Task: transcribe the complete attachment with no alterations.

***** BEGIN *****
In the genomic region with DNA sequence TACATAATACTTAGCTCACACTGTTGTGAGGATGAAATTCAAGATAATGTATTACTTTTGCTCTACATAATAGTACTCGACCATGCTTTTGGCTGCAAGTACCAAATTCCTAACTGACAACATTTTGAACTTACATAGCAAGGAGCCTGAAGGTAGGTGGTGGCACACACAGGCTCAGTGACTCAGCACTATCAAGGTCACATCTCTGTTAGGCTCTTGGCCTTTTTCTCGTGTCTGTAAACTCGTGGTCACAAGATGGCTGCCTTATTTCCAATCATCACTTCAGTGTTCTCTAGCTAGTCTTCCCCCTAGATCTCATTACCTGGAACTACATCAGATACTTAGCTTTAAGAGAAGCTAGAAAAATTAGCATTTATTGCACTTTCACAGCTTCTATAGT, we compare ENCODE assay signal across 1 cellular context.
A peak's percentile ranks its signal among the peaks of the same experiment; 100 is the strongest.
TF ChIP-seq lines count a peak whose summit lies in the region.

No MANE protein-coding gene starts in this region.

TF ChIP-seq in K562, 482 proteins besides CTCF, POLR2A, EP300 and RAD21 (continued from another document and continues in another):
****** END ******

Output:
In the genomic region with DNA sequence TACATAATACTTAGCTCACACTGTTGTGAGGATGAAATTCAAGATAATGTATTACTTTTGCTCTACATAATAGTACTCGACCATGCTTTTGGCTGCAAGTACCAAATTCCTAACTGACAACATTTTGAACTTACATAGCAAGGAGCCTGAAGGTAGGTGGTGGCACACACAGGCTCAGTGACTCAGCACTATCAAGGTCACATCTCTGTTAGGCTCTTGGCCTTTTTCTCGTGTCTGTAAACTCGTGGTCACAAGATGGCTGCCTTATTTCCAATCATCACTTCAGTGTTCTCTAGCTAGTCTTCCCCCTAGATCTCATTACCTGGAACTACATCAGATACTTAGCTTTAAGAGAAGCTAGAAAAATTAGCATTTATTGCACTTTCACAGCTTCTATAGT, we compare ENCODE assay signal across 1 cellular context.
A peak's percentile ranks its signal among the peaks of the same experiment; 100 is the strongest.
TF ChIP-seq lines count a peak whose summit lies in the region.

No MANE protein-coding gene starts in this region.

TF ChIP-seq in K562, 482 proteins besides CTCF, POLR2A, EP300 and RAD21 (continued from another document and continues in another):